President Trump suggests there could be a " phase two " of tax cuts coming down the pike. President Trump , in an apparently joking manner, suggested a second phase of tax cuts was on the table. Trump was kidding around with House Ways and Means Committee Chairman Kevin Brady

President Donald Trump said again Monday he wants a " phase two " of tax cuts on top of the law Republicans passed in December. Speaking as the World Series champion Houston Astros visited the White House, Trump asked Rep. Kevin Brady, R-Texas, whether he planned to cut taxes further.

What Mr. Trump and Mr. Brady appear to be talking about, however, may be more of a branding exercise than a major legislative effort that stands any chance of becoming law this year.

The effort they are calling “Phase 2” appears to unify two lingering problems from the tax cut bill that Republicans sped through Congress late last year. In both cases, fixing them would require support from Senate Democrats, who are not inclined to lend any backing to a tax bill that they opposed and that was passed over their objections.

One problem is that tax cuts for individuals are set to expire at the end of 2025. That is a byproduct of the budget reconciliation process that Republicans employed to pass the bill without Democratic support. To comply with rules against increasing budget deficits after 10 years, Republicans made the individual cuts temporary.

Mr. Brady alluded to that on Wednesday. “While the tax cuts for families were long term, they’re not yet permanent,” he said. “So we’re going to address issues like that, and we’re in discussions with the White House, with the president about this issue.”

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Flush Over Tax Cuts , Trump Says ‘ Phase 2 ’ Is Coming . The sanctions came at the same time the Trump administration joined a collective statement with Britain, France and Germany on Thursday denouncing Russia for its apparent role in a nerve gas attack on a former Russian spy and his

President Donald Trump said again Monday he wants a “ phase two ” of tax cuts on top of the law Republicans passed in December. Speaking as the World Series champion Houston Astros visited the White House, Trump asked Rep. Kevin Brady, R-Texas, whether he planned to cut taxes further.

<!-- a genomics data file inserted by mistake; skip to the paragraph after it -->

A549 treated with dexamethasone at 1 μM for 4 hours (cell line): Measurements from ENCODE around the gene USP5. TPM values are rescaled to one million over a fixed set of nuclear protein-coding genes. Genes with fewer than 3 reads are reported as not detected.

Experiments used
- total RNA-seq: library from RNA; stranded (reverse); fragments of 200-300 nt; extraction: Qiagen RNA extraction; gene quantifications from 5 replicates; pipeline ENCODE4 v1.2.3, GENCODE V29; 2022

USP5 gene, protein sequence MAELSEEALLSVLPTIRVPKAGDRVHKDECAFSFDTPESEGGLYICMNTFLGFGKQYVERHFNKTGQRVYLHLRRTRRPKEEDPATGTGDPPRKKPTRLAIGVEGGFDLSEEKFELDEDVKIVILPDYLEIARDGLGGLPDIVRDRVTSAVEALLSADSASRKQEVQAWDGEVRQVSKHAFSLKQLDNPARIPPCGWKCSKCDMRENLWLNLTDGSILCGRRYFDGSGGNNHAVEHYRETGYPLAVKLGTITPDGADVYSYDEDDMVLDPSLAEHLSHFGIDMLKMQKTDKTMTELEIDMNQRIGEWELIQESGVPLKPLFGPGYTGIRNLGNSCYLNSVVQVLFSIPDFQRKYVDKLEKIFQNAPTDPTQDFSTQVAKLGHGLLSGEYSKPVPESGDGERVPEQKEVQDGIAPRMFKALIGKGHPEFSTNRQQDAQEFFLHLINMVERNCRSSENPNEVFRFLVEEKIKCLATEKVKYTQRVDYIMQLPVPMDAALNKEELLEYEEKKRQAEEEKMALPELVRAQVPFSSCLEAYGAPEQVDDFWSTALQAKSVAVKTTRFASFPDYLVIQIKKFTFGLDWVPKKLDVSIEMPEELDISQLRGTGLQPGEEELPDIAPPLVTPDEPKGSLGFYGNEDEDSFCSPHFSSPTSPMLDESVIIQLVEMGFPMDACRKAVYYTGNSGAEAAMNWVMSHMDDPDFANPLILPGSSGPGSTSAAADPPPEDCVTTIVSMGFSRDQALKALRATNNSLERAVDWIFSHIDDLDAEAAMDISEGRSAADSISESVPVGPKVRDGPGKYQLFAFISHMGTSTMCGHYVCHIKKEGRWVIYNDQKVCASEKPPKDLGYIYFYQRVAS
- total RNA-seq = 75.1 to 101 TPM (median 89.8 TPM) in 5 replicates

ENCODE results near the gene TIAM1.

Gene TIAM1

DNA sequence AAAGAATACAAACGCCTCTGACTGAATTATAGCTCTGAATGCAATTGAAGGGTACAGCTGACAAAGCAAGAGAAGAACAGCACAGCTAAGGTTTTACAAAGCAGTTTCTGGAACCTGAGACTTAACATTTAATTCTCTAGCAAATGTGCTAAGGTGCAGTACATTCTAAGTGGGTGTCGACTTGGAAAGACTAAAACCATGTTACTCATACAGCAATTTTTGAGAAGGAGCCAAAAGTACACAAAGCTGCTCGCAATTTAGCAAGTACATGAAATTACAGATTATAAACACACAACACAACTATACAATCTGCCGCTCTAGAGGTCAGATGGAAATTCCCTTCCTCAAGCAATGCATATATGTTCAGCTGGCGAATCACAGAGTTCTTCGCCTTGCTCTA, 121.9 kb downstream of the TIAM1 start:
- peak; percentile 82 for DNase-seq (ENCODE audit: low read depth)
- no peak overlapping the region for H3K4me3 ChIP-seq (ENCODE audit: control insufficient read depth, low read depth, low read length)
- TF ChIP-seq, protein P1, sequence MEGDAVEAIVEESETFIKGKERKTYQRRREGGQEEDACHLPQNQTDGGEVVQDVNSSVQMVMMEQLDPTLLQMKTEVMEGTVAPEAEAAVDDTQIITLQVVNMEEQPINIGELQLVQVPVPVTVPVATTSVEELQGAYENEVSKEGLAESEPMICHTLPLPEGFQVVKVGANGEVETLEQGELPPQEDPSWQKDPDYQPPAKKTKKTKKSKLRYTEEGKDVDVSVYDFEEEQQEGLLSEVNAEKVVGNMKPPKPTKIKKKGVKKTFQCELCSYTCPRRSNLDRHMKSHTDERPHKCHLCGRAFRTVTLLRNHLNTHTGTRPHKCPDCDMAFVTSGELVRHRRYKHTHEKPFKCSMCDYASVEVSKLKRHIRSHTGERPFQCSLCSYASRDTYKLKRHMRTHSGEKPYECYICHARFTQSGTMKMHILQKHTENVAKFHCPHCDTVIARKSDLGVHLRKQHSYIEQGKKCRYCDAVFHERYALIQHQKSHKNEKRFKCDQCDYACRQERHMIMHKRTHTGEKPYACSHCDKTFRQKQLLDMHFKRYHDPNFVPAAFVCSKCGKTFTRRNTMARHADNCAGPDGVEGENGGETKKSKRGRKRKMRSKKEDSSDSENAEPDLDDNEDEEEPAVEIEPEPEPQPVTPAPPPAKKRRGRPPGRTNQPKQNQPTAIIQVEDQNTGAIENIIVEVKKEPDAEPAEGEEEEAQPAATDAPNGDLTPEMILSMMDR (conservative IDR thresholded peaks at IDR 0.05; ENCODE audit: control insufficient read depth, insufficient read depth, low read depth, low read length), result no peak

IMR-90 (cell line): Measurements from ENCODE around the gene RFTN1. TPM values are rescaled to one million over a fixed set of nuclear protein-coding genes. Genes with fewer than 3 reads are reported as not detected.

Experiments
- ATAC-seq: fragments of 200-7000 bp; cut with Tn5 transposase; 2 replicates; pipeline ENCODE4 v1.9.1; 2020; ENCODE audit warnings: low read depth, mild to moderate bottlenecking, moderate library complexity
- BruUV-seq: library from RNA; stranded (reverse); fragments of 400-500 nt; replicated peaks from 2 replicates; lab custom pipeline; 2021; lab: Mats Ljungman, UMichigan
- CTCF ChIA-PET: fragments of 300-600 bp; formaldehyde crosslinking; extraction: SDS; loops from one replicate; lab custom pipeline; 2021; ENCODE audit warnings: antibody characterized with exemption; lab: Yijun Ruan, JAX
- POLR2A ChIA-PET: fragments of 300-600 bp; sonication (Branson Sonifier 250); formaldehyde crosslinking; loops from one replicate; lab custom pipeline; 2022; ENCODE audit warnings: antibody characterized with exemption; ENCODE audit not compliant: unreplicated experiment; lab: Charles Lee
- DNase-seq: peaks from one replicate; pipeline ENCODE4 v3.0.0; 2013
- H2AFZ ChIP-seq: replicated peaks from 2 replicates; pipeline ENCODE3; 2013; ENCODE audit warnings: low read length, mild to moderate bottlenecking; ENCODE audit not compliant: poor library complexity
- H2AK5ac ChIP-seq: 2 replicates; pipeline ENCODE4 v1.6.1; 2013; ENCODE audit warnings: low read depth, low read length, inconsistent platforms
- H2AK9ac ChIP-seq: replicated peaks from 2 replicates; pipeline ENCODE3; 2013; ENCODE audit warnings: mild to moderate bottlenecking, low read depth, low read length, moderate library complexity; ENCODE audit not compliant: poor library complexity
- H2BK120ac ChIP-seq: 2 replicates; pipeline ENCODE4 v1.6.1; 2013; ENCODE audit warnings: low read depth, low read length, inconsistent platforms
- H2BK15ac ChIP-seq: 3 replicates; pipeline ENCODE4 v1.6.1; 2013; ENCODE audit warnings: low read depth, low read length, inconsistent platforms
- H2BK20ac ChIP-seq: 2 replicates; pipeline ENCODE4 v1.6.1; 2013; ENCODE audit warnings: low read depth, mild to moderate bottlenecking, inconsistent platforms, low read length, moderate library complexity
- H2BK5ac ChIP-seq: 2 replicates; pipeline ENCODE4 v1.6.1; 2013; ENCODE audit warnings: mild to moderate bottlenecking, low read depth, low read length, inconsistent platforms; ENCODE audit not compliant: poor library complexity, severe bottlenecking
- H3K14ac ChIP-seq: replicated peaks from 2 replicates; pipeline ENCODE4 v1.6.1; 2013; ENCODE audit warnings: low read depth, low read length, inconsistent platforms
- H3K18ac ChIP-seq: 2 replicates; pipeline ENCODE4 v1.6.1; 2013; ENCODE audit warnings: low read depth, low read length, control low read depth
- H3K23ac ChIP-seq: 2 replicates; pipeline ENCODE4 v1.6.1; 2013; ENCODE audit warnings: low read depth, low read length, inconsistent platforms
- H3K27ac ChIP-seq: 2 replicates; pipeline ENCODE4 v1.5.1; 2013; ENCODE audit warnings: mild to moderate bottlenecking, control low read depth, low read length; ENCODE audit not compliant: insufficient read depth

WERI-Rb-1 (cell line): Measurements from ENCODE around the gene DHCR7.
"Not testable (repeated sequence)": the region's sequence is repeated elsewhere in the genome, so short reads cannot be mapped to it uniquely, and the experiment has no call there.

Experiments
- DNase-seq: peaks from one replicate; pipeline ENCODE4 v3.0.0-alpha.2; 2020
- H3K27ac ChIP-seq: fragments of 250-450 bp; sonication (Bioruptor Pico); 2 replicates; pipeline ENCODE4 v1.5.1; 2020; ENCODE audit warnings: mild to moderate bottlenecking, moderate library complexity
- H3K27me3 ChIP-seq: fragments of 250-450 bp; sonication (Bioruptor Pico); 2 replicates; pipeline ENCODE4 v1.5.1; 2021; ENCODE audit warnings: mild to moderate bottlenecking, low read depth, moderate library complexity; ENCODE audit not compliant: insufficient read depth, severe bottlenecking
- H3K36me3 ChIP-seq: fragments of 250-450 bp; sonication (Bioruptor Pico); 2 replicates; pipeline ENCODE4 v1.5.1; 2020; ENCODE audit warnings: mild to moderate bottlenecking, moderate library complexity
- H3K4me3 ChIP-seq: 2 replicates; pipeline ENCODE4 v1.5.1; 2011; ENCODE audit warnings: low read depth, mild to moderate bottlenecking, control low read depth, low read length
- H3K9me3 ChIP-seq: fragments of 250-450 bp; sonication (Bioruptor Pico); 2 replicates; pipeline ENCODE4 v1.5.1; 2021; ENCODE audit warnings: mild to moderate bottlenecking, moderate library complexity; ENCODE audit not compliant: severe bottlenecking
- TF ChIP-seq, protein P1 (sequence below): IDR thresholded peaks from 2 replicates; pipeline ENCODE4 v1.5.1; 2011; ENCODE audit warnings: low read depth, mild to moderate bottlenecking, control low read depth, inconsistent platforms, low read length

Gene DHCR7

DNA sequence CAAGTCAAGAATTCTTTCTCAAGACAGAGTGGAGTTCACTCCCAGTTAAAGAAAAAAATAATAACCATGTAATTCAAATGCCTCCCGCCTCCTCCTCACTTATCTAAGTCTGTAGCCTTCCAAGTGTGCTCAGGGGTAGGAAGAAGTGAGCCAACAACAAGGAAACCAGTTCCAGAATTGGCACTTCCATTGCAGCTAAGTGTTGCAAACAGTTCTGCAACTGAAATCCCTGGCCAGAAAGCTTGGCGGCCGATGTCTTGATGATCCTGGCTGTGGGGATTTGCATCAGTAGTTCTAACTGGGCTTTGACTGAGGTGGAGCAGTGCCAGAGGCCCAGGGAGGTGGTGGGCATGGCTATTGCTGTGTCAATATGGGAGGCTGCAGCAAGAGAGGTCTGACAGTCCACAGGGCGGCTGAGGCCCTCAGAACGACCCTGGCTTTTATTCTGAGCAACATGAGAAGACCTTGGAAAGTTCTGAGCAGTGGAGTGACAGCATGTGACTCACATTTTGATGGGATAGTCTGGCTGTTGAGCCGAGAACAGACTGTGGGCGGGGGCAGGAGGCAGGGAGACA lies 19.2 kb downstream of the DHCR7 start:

A second issue, which Mr. Brady also addressed, is the host of legislative ambiguities and hiccups that companies and accountants have discovered in the law since it was passed. Those include the so-called grain glitch, which inadvertently gave an advantage to agricultural cooperatives over other, independent businesses that farmers might sell to, and a provision that diminishes the tax benefits from renovating restaurants.

Senate leaders have discussed fixing the grain glitch in a coming spending bill. But a Republican Senate aide said there was little optimism for Congress pushing another stand-alone tax package this year.

Mr. Trump’s interest in repeating his tax cut success may not be surprising given the validation he received at the Boeing plant here. Bonnie Brazzeal, who works in the cafeteria at the College of the Ozarks, choked up when she told the president that she received a bonus from her employer as a result of the tax cut.

“I am very grateful for the bonus when the college gave it to us,” Ms. Brazzeal said. “I put mine in my savings for retirement.” She then wiped away tears.

Dennis A. Muilenburg, Boeing’s chief executive, attributed the company’s strong performance to Mr. Trump. “What you see is your leadership on tax reform and creating jobs,” Mr. Muilenburg said. “There’s no place that’s more evident than the factories of America, and you can see it here.”

Mr. Trump said that when it came to the economy, there was more to come. “I don’t see any downward movement,” he said. “I see just up.”

Follow Peter Baker and Jim Tankersley on Twitter: @peterbakernyt and @jimtankersley.

Will GOP accomplishments in Congress be enough for voters? .
With passage of an enormous budget bill, the GOP-controlled Congress all but wrapped up its legislating for the year. In two big ways, Republicans have done what they promised. They passed a long sought tax overhaul bill that slashed tax rates. They've rolled back regulations, in ways they claim are boosting the economy.